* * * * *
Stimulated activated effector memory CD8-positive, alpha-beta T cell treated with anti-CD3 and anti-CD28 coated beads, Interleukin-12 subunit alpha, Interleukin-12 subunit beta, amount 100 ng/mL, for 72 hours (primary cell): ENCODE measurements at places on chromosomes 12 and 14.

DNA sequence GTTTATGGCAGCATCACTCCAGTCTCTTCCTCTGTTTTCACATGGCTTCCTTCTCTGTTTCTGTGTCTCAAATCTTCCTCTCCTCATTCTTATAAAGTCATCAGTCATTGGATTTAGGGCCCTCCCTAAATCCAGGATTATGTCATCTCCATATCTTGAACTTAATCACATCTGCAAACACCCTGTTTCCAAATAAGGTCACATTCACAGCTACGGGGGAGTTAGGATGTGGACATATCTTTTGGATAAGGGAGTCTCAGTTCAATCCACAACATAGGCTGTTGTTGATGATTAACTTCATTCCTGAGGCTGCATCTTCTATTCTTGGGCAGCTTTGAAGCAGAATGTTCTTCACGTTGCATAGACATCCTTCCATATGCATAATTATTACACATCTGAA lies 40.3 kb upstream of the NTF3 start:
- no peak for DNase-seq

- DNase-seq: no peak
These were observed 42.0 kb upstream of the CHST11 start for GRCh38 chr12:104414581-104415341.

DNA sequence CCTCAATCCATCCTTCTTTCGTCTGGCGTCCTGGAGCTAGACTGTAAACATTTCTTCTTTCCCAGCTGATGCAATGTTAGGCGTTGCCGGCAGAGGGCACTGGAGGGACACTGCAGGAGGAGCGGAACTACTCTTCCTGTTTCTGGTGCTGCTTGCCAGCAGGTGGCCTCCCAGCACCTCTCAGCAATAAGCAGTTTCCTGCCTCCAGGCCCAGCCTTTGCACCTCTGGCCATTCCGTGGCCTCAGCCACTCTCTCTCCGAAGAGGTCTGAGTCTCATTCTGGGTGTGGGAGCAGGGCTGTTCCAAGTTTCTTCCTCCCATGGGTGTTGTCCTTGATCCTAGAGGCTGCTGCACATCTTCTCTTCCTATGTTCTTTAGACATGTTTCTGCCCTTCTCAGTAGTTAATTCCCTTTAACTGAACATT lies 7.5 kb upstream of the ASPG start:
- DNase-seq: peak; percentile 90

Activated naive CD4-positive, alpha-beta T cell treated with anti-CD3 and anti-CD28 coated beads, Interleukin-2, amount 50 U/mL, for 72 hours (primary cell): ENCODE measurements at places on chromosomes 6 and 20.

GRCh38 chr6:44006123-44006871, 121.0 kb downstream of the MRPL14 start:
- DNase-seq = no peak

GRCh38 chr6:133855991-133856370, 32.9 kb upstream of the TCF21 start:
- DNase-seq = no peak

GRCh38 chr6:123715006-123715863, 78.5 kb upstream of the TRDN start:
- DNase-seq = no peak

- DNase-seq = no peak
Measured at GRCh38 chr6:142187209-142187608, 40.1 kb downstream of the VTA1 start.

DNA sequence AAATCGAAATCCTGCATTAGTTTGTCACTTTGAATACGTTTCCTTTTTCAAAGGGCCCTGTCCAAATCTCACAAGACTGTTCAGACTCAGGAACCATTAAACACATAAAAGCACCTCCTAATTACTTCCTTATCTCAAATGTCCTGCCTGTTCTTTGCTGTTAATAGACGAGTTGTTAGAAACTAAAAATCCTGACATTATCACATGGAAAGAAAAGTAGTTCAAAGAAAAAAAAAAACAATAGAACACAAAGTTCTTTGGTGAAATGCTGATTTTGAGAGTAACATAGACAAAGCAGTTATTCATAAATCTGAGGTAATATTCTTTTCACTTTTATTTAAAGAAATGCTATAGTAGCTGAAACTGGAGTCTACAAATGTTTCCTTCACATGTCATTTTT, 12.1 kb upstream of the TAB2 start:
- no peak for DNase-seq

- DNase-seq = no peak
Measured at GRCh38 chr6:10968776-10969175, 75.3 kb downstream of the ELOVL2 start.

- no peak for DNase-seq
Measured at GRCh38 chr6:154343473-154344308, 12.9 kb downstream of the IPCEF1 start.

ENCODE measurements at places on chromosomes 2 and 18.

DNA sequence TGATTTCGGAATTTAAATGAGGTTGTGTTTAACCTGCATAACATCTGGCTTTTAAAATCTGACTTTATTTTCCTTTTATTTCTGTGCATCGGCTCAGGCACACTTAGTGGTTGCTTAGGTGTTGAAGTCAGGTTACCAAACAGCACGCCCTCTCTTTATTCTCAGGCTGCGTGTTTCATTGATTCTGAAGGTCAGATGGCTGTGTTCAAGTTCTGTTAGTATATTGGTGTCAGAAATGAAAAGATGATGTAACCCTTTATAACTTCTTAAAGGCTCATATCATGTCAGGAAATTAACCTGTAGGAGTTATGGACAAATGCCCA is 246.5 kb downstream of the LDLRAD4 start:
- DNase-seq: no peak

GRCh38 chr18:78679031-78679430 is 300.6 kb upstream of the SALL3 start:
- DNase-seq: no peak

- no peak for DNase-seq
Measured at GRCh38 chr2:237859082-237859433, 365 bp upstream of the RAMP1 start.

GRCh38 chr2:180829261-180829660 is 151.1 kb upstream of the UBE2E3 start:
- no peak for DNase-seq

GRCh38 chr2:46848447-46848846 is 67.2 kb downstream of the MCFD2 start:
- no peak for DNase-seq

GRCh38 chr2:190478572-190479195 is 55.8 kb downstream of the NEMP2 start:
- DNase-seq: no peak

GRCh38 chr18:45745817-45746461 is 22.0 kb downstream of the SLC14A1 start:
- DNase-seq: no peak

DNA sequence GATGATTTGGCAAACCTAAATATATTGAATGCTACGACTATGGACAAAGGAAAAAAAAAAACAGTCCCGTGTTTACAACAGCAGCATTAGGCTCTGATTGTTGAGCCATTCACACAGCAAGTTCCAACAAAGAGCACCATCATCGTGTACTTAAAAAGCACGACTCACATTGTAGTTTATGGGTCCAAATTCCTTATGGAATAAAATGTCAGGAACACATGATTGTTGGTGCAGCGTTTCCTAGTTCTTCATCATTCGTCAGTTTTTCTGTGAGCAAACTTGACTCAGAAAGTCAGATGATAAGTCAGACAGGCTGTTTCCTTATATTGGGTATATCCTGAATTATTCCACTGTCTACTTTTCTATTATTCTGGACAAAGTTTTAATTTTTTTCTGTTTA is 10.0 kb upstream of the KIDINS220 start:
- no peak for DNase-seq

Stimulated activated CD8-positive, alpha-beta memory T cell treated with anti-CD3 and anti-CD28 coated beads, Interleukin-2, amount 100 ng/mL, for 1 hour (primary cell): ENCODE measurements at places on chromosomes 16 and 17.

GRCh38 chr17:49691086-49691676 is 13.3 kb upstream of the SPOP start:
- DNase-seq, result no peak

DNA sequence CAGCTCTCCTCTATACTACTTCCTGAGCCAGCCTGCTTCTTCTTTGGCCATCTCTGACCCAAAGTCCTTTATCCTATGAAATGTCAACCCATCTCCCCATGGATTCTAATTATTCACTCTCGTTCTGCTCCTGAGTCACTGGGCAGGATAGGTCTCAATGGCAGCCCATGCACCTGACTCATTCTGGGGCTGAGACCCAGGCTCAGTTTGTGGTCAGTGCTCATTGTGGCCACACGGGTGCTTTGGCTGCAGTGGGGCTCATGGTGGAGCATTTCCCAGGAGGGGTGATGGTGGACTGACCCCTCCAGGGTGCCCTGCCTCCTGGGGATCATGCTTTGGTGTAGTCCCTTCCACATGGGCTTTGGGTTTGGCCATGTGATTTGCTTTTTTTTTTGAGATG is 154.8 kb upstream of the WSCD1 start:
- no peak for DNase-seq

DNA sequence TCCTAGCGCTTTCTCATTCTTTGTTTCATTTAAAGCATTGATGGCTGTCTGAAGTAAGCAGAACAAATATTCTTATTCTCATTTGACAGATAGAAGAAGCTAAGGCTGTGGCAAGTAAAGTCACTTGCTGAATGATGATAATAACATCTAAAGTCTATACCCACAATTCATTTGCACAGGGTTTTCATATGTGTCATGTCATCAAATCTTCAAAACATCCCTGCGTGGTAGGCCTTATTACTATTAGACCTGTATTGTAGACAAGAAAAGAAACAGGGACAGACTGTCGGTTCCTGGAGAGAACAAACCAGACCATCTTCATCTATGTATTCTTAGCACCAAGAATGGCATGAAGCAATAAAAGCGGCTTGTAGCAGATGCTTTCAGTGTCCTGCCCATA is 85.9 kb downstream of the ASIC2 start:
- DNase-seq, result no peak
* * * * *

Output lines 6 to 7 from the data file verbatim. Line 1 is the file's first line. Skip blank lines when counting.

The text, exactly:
DNA sequence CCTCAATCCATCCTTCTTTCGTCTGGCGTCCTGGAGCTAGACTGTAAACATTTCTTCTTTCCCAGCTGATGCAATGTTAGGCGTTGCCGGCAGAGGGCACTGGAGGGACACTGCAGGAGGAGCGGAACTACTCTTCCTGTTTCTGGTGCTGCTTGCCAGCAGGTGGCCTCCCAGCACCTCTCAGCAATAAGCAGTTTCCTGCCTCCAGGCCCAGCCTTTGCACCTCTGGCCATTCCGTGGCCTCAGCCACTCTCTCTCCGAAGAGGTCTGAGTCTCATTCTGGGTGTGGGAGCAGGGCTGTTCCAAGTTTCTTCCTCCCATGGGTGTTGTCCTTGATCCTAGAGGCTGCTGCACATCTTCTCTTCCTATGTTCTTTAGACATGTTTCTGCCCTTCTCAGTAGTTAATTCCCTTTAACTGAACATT lies 7.5 kb upstream of the ASPG start:
- DNase-seq: peak; percentile 90